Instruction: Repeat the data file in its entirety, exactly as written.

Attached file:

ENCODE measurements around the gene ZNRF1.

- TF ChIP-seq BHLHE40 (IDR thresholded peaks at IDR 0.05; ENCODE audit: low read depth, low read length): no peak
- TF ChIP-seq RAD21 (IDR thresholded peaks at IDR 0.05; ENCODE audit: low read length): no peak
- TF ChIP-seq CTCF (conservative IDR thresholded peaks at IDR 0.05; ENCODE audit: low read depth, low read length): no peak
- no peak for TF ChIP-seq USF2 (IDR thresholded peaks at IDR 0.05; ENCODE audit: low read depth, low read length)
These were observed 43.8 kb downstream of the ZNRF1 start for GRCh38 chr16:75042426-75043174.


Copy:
ENCODE measurements around the gene ZNRF1.

- TF ChIP-seq BHLHE40 (IDR thresholded peaks at IDR 0.05; ENCODE audit: low read depth, low read length): no peak
- TF ChIP-seq RAD21 (IDR thresholded peaks at IDR 0.05; ENCODE audit: low read length): no peak
- TF ChIP-seq CTCF (conservative IDR thresholded peaks at IDR 0.05; ENCODE audit: low read depth, low read length): no peak
- no peak for TF ChIP-seq USF2 (IDR thresholded peaks at IDR 0.05; ENCODE audit: low read depth, low read length)
These were observed 43.8 kb downstream of the ZNRF1 start for GRCh38 chr16:75042426-75043174.